Restic said it wasn’t the fourth quarter interceptions that irked him, as much as the empty plays that he felt were left out on the field, the missed post-corner route to Martinek, the underthrown ball to Trent Werner on a wide receiver screen. In hindsight, however, Restic said he learned from that salty experience.

“Stuff happens in football games and you have to bounce back.” said Restic. “We’re still pretty sour about that game. But, it’s not something that coach brings up. We’re always moving forward as a team. We can’t be looking in the past if we want to be successful in the future, but it’s still a game we have to learn from. We’re all ready to play Central again, and we’ll be ready, for sure.”

When in need of guidance or a tip on how to fight through adversity, Restic can look no further than his dad, Joe, who played punter and safety for Notre Dame after getting beat out by some unknown quarterback named Joe Montana for the Irish’s starting job in the mid 1970s.

Joe Restic went on to play three seasons in the USFL, including a short stint in Portland where he put down roots in Lake Oswego and began a family. A star high school quarterback himself in Milford, Mass., Joe and Eric, an orthodontist in Wilsonville, still toss the ball around in the backyard and Joe’s been known to go run routes for his son when Eric’s pass catchers can’t make it to Cronin.

“He’s 55, but he’s still pretty fast,” said Restic with a laugh. “It’s great to have him there. He helps me out a ton, especially in his free time when he’s off work. I really appreciate that. He doesn’t make me work, but he just lets me work however hard I want to work. He gives me the reins and says, ‘However good you want to be, just tell me,”

Potter said when a quarterback’s a year older and more mature, the decision-making process is quicker when it comes to deciphering defenses. Restic’s throwing the ball more accurately and with more precision than he did as a sophomore, Potter noted. And, though Restic turned heads as a scrambler last year, Potter believes his signal caller’s developed strength will make him tougher to take down on the move, on the outside.

“I’ve seen a lot of maturity in Restic,” said Morrison. “He’s really taking control of the team as our quarterback. He’s talking to our players, seeing the plays that can be made and letting our receivers know what they’re supposed to do. After having a year playing, I think he’ll be more comfortable as a quarterback, let it loose and make some plays.”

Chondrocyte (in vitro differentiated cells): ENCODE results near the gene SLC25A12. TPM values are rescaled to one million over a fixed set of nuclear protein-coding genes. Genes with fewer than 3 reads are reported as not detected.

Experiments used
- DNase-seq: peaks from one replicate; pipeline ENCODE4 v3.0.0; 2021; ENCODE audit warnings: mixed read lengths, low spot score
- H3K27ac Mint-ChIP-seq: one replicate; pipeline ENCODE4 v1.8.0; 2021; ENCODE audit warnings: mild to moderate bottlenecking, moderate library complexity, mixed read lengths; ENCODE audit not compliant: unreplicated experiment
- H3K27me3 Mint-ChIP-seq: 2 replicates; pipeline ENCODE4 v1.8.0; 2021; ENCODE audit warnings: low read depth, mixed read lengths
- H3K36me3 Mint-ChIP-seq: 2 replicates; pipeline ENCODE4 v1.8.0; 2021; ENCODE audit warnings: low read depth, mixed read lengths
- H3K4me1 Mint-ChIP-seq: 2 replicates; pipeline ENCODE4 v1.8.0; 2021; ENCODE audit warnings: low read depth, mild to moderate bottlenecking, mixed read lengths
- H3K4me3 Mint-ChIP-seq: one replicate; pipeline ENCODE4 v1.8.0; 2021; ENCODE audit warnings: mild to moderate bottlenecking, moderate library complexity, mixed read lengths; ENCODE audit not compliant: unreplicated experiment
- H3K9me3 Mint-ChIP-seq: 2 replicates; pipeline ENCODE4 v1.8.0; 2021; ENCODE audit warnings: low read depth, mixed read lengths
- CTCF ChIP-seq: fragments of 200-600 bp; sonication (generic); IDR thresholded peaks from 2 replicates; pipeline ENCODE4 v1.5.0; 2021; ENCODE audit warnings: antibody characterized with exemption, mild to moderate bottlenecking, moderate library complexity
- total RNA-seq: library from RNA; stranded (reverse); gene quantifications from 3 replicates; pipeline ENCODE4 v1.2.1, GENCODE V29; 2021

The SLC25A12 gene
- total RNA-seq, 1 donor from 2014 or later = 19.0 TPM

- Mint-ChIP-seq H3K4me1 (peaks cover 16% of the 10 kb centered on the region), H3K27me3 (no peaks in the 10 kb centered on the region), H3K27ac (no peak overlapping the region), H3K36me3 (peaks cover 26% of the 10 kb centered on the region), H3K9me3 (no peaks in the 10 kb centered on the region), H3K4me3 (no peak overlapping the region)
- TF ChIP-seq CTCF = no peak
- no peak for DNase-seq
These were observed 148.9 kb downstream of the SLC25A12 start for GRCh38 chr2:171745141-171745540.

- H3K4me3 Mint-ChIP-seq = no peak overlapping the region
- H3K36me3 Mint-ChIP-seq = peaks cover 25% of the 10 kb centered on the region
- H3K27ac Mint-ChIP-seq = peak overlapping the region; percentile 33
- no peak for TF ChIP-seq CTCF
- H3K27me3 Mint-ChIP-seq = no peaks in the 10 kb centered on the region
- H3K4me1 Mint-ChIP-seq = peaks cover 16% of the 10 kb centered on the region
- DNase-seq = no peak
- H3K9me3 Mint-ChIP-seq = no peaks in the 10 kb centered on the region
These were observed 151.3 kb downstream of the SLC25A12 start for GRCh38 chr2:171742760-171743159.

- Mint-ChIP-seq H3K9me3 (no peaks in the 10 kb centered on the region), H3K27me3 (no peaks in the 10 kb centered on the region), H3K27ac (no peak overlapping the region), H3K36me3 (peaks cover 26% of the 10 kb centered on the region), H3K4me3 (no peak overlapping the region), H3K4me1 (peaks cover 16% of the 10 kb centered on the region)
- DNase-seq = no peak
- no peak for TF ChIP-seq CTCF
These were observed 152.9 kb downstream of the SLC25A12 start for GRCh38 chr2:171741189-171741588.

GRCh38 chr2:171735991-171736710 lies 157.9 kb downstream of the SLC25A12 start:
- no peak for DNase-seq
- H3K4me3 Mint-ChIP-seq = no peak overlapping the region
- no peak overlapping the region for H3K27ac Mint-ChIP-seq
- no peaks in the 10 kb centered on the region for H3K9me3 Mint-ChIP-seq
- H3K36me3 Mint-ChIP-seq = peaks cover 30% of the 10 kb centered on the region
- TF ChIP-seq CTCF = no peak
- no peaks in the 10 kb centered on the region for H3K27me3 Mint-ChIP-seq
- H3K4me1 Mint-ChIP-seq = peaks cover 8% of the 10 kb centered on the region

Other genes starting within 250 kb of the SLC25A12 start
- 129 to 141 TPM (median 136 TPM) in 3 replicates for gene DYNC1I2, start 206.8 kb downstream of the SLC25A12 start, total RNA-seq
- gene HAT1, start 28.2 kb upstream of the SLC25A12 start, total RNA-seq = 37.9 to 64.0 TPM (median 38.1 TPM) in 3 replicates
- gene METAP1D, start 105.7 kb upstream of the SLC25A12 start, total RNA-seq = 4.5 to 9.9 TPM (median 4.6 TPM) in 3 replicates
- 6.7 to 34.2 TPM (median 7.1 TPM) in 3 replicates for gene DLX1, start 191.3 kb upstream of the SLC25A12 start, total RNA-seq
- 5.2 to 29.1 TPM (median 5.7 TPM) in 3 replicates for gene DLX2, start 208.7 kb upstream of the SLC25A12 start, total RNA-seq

Potter said he has high expectations for Restic this coming season, but no more than the field general has for himself.

“I want him to do the best he possibly can and not worry about the outcome,” said Potter. “Yeah, he made some mistakes as we all do. But, we wouldn’t have been in that game if he wasn’t one of those key components. I want him to learn to get up the next morning with a smile on your face, compete and get after it the next day and not worry about the outcome..”

One wouldn’t blame Restic if he had Central Catholic voodoo doll with a Rams jersey plastered on the front and pins sticking out its chest on his bedroom dresser, but Restic isn’t so much focused on revenge as he is the next rep, the next play, the next series.

When Jesuit and Central Catholic square off for the third time in a year, it’s only one contest, the next game on the schedule, and one Restic wants to win as badly as any other contest.

“I don’t even know what day the game is,” said Restic of the Sep. 5 kickoff clash. “I just know we have Central the first game, and I’ll be ready whenever that is. It’s just a matter of preparing and working hard every play and these guys know it too. They’re working hard, but we’re focused on the whole season. Central is our next game, that means it’s our biggest game for right now. It’s in our mind, and we’re working toward it, and we’ll put our best effort out there.”